Multiple cable pulling made easy

When you are pulling multiple cables through a conduit using a draw cord of rope, it helps to use a cable-pulling swivel. These are available in various pulling strengths, from about 4 to 5 pounds and up

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Barry Johnstone / Green Triangle Electronics

problem

Pulling multiple cables through a conduit.

solution

When you are pulling multiple cables through a conduit using a draw cord of rope, it helps to use a cable-pulling swivel. These are available in various pulling strengths, from about 4 to 5 pounds and up. They usually incorporate a bolt that will break off (if necessary) before there is a risk of the cable stretching.

Major telecommunication carriers commonly use various versions of these ball-bearing swivels, but a cabling contractor can buy a suitable one for less than $100.

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Pulling multiple cable with a cable-pulling swivel helps keep the cable in place while inside the conduit.
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Pulling the cable with a cable-pulling swivel prevents the natural untwisting of the rope or cord that winds the cables together, letting them remain parallel throughout the conduit. (Adding some cable lubricant will lessen the pulling tension and rubbing friction.) In addition, if the conduit is large enough, a rope can be pulled in for future cable pulling.

procedure

  1. Attach the pulling rope to the swivel with a round turn and 2 half-hitches. Apply a couple of wraps of electrical tape to the trailing end of the rope.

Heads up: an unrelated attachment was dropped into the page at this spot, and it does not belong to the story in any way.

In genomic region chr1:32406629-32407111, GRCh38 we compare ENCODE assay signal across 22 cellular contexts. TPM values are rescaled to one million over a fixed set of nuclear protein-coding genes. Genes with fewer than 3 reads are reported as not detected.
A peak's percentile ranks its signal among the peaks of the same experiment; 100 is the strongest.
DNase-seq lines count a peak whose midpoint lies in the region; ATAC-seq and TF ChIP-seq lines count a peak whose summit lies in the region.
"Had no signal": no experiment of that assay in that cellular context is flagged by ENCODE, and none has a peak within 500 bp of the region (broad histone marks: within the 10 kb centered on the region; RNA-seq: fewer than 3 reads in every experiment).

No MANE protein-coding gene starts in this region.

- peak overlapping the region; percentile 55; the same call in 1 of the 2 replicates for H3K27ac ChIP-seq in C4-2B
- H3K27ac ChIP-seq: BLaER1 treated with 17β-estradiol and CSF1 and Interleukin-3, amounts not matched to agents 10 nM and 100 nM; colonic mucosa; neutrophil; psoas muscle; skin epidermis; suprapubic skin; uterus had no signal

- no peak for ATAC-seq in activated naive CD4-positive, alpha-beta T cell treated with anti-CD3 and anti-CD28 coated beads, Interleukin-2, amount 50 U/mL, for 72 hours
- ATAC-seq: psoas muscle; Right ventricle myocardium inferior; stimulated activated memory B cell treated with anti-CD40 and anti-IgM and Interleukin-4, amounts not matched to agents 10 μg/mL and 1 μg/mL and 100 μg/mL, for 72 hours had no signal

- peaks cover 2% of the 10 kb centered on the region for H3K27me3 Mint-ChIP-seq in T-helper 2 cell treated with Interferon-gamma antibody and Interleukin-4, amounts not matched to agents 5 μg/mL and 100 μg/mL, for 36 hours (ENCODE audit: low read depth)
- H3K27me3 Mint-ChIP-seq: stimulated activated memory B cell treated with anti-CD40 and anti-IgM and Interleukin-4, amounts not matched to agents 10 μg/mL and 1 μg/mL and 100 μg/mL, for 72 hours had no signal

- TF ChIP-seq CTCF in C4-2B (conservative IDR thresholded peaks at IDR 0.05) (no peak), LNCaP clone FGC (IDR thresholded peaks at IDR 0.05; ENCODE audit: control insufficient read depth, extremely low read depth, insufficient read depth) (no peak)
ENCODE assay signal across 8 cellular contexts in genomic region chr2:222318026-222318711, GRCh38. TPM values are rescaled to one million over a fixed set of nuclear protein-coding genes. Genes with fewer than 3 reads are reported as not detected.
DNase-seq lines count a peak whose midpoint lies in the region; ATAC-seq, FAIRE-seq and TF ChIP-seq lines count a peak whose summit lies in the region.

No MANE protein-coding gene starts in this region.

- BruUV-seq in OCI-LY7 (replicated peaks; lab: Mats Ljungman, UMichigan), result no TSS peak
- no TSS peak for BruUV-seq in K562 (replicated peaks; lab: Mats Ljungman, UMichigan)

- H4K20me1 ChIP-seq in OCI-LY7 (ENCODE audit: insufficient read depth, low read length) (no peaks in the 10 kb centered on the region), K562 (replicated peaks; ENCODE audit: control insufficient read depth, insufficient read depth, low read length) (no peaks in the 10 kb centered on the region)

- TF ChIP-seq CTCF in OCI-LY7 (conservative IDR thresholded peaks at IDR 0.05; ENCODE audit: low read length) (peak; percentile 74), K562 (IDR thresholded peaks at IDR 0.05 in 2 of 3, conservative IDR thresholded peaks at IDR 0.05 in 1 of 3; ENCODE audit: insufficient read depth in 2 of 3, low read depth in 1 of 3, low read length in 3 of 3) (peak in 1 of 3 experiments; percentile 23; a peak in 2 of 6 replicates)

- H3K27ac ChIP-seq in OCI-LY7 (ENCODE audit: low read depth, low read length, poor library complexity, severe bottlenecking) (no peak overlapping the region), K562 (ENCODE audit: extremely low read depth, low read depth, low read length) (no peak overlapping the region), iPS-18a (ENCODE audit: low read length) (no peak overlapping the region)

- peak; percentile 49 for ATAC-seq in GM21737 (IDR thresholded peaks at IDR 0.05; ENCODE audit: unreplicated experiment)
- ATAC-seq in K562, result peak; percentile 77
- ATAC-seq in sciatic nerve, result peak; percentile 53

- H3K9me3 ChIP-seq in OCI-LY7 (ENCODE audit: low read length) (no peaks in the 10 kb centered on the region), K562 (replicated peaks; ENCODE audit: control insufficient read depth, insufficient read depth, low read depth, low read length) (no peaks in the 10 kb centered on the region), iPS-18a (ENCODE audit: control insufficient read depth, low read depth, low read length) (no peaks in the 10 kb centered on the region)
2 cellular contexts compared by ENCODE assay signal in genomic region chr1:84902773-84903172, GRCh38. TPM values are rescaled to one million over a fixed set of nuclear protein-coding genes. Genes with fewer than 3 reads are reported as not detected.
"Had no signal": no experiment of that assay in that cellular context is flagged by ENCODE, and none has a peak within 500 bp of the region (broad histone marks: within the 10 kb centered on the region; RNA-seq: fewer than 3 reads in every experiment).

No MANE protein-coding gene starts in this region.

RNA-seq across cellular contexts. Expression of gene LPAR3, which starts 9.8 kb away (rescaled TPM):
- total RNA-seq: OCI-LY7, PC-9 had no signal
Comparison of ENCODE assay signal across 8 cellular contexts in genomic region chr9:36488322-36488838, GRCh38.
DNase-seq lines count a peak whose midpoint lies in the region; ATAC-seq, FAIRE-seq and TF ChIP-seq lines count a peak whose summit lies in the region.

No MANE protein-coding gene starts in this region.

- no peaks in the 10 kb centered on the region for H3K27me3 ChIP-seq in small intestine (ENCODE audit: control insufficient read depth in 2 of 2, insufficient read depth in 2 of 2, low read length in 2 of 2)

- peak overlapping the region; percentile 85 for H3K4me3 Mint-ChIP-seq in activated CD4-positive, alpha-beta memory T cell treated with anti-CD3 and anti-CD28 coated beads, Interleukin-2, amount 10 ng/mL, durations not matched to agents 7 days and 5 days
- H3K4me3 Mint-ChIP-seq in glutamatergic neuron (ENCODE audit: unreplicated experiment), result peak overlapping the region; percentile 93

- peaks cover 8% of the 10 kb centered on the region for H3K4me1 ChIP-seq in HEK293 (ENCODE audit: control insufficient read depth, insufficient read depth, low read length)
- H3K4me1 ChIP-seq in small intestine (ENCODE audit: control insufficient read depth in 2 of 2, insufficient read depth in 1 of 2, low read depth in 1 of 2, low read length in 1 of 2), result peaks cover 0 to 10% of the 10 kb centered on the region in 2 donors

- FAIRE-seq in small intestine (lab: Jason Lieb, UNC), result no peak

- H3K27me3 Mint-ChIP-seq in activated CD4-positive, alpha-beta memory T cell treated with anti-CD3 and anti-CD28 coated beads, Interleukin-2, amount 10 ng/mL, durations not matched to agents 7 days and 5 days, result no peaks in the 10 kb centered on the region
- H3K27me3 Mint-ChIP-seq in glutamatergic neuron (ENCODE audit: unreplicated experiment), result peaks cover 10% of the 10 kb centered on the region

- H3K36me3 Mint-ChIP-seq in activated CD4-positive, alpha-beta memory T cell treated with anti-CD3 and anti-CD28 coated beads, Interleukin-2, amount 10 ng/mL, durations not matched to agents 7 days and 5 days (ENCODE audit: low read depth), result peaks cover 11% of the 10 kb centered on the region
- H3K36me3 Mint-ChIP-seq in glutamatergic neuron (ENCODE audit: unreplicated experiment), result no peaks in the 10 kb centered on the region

2. Using a section of rope approximately 2 meters long, (about 61/2 feet) tie one end to the opposite end of the swivel using the method in the previous step.
  3. Using several rounds of electrical tape, connect the other end of the 2-meter section of rope to the cables, approximately 600 millimeters (about 23 1/2 inches) from the end.
  4. Tie 4 to 6 half-hitches, spaced about 100 millimeters (4 inches)apart.
  5. Keeping the rope firmly pulled tight, wrap several layers of electrical tape around the end of the cables and the pulling rope. This will let the cables follow the pull of the rope, starting off with the knots pulled tight.
  6. Add some cable-pulling lubricant if necessary, then begin pulling, keeping in mind pulling tensions.
  7. When finished pulling, cut off the ends of the cable that were damaged by the pulling and pressure of the rope.

Barry Johnstone is a field supervisor with Green Triangle Electronics, Mt. Gambier, SA, Australia.

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